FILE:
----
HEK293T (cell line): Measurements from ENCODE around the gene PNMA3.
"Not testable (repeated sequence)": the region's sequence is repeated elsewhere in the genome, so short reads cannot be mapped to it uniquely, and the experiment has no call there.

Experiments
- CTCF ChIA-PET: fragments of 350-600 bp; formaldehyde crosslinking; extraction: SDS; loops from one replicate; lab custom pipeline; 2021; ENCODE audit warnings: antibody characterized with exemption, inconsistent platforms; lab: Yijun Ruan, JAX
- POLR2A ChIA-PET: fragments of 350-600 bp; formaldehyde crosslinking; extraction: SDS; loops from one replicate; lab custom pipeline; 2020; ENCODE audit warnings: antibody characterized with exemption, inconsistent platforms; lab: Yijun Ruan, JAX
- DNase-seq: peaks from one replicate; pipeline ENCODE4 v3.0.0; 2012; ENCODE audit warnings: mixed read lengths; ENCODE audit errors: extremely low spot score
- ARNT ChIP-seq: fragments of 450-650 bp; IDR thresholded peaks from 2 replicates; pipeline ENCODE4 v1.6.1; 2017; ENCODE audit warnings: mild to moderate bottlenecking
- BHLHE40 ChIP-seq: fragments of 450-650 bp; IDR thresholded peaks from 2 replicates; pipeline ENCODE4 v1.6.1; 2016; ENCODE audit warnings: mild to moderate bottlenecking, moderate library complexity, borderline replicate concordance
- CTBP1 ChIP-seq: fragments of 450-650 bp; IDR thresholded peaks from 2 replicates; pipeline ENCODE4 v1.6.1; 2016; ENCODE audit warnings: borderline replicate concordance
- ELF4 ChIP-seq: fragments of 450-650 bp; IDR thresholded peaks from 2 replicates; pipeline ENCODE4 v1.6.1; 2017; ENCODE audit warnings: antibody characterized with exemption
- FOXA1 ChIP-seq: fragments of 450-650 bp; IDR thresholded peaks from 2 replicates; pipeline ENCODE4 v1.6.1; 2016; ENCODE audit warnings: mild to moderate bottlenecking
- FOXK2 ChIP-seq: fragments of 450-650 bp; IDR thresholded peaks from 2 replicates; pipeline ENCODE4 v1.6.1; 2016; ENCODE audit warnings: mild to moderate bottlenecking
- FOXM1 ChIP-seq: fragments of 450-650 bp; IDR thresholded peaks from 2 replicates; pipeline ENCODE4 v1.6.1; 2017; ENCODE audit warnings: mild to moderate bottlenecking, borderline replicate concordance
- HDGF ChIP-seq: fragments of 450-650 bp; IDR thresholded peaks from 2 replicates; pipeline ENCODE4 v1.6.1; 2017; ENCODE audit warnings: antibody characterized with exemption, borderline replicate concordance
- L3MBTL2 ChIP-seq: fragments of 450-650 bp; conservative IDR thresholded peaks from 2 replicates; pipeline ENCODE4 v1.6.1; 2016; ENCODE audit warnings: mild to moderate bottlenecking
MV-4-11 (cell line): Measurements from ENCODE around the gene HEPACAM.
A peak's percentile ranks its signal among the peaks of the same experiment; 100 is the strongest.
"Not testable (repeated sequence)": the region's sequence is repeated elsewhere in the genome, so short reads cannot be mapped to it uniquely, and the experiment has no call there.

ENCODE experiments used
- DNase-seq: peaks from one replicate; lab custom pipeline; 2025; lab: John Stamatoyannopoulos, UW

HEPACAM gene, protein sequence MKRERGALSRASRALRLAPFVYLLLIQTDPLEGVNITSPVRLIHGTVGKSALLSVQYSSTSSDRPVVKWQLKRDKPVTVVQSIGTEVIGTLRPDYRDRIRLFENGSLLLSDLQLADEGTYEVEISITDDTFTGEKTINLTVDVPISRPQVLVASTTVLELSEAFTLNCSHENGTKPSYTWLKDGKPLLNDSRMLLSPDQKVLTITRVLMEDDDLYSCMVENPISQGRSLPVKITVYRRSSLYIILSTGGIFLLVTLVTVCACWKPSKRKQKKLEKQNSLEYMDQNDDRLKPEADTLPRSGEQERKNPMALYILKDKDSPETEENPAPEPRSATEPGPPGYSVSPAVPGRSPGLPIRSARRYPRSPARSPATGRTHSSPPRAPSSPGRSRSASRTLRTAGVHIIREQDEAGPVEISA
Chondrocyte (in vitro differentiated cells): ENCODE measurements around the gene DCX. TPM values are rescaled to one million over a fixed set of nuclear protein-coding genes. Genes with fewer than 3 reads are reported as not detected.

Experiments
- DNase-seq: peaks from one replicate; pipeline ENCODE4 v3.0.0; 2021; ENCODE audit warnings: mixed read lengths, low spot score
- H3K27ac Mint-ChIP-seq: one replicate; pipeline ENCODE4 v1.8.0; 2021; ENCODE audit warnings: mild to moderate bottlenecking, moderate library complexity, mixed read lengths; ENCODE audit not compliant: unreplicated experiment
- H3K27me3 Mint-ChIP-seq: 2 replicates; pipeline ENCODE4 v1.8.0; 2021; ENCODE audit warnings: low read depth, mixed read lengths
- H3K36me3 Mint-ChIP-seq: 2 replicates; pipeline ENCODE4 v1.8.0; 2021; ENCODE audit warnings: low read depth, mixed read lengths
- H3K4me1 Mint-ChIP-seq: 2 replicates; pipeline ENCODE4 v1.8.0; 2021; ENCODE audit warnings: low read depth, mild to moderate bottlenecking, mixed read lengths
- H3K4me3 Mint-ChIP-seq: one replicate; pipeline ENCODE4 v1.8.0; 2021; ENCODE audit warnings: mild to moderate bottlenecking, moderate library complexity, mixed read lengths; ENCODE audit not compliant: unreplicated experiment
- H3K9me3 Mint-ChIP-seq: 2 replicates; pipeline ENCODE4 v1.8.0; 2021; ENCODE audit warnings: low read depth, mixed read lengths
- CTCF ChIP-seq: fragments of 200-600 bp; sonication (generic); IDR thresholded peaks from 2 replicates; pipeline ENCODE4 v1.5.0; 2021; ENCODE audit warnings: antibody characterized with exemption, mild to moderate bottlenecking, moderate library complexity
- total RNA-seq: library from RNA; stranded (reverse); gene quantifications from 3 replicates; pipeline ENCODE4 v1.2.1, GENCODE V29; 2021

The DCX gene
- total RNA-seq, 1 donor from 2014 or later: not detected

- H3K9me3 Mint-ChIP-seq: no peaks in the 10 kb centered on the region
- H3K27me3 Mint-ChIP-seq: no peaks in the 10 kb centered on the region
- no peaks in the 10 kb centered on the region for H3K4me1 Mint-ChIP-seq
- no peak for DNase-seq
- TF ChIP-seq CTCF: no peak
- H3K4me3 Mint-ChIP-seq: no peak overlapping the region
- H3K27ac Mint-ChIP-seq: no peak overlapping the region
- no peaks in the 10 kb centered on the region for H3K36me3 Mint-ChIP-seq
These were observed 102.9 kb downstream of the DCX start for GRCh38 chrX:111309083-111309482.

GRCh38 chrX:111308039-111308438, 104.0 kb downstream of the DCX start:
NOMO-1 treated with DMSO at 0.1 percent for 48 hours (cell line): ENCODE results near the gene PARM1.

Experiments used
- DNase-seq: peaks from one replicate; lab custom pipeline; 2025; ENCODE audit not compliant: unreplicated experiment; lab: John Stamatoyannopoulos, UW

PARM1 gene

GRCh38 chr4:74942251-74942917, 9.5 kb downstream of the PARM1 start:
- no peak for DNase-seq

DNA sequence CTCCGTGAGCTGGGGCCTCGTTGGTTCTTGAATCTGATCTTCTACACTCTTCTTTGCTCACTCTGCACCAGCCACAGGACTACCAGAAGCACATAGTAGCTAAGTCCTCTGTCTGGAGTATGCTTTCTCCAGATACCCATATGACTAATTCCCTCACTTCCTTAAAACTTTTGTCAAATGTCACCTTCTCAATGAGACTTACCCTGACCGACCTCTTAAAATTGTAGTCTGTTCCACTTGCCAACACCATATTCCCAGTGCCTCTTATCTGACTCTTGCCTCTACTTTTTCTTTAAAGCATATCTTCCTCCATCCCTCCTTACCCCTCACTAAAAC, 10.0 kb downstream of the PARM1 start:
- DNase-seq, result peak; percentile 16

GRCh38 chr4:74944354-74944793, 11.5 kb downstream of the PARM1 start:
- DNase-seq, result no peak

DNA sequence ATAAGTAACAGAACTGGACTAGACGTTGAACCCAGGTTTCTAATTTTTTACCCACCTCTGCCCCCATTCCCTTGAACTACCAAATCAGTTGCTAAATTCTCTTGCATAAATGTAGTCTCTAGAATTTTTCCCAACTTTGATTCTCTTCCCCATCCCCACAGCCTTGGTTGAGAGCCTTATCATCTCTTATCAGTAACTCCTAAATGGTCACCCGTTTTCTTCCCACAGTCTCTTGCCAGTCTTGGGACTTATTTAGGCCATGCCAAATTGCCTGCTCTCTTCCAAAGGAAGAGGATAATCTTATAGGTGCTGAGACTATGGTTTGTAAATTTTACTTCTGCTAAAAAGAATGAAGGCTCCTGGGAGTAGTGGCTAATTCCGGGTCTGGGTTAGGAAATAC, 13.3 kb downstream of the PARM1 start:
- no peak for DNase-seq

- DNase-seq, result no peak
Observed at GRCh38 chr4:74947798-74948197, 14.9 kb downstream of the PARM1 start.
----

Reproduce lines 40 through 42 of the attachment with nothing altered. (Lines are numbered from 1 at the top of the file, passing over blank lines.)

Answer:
- H3K4me3 Mint-ChIP-seq: no peak overlapping the region
- H3K27ac Mint-ChIP-seq: no peak overlapping the region
- no peaks in the 10 kb centered on the region for H3K36me3 Mint-ChIP-seq